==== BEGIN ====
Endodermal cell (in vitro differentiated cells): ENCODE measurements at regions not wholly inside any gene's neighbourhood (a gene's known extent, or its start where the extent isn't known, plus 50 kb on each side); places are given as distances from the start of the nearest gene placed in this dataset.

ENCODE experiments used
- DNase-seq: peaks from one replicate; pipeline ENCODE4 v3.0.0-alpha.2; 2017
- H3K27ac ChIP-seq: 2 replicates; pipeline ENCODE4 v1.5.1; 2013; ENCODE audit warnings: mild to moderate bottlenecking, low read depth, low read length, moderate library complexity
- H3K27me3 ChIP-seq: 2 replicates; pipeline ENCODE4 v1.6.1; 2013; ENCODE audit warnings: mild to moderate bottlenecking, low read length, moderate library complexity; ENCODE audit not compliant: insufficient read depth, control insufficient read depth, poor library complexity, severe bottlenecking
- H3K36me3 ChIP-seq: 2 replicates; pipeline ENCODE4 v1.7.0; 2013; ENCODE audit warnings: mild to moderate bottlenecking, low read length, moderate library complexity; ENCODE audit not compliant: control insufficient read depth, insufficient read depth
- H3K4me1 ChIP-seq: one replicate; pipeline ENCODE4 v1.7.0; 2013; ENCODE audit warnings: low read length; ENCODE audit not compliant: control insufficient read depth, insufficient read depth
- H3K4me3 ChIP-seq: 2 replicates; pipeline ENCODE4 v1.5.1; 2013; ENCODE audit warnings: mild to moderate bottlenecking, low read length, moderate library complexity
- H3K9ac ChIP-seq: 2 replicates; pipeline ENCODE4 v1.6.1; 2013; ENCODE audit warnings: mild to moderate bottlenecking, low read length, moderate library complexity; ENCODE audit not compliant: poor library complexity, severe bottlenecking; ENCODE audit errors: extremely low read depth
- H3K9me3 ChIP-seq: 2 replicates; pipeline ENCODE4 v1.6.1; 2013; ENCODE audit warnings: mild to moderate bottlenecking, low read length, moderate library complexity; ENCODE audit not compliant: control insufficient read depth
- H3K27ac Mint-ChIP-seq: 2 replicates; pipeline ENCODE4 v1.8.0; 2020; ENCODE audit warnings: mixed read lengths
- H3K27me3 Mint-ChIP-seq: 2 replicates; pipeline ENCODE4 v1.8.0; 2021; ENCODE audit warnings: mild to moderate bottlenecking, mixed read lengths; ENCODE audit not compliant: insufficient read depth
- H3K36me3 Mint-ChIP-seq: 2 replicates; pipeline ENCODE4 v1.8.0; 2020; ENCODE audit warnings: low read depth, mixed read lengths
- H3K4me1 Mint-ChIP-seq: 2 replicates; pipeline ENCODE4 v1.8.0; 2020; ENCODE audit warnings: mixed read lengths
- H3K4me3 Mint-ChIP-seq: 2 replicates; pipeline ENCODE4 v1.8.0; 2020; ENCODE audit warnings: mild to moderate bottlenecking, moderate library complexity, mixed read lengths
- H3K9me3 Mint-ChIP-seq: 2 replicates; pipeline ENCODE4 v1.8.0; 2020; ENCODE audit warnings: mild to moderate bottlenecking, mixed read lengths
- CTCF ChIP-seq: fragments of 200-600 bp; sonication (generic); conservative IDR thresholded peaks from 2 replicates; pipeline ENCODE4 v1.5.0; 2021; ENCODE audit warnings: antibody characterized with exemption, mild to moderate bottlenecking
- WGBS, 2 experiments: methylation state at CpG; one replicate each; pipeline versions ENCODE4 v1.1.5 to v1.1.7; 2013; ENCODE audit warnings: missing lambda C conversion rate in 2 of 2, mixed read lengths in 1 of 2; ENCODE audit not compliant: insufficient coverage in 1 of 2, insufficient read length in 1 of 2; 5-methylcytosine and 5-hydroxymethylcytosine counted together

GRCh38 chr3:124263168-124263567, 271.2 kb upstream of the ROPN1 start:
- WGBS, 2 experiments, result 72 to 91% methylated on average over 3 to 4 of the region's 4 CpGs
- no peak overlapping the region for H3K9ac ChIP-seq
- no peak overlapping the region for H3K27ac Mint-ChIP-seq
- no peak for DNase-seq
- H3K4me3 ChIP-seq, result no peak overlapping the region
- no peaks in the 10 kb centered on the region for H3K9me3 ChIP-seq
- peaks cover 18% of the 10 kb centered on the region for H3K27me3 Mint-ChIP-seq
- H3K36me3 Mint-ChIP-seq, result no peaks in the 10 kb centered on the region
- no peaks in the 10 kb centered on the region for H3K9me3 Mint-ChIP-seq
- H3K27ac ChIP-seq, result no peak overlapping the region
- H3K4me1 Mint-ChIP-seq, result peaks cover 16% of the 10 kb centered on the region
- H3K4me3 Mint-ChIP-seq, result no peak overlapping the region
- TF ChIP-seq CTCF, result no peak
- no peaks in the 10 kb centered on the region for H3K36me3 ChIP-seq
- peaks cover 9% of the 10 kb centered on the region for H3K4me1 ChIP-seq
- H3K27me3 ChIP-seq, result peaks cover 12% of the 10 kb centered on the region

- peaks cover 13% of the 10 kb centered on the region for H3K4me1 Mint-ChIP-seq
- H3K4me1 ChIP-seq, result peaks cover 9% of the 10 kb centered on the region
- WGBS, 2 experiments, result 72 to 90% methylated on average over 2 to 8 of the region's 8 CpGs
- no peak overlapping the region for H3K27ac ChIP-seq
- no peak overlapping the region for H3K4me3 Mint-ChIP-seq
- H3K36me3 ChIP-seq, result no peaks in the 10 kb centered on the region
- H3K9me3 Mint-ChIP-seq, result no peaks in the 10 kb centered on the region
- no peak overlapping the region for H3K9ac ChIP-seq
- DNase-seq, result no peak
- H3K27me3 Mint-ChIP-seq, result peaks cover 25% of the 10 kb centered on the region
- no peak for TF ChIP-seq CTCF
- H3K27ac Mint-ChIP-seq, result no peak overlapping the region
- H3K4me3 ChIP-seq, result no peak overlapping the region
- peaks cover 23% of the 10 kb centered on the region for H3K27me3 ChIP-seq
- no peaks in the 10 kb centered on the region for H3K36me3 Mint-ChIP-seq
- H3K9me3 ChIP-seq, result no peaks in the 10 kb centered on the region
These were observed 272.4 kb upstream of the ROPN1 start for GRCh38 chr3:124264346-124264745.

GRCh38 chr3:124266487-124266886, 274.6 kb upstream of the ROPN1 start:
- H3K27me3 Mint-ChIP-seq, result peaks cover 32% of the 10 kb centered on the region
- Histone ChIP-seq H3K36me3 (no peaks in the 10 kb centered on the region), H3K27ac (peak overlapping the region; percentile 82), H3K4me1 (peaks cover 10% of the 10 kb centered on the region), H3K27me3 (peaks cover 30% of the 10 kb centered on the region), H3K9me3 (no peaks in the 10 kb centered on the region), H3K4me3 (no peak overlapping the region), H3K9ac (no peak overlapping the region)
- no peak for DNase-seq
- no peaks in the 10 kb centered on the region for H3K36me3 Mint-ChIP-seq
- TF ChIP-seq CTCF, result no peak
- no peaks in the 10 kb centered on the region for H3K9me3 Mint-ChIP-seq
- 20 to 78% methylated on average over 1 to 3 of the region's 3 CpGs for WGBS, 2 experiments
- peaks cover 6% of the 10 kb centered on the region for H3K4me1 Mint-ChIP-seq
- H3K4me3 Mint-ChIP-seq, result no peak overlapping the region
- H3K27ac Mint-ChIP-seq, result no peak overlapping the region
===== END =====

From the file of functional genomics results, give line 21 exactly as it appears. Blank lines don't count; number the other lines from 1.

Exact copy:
- no peak overlapping the region for H3K9ac ChIP-seq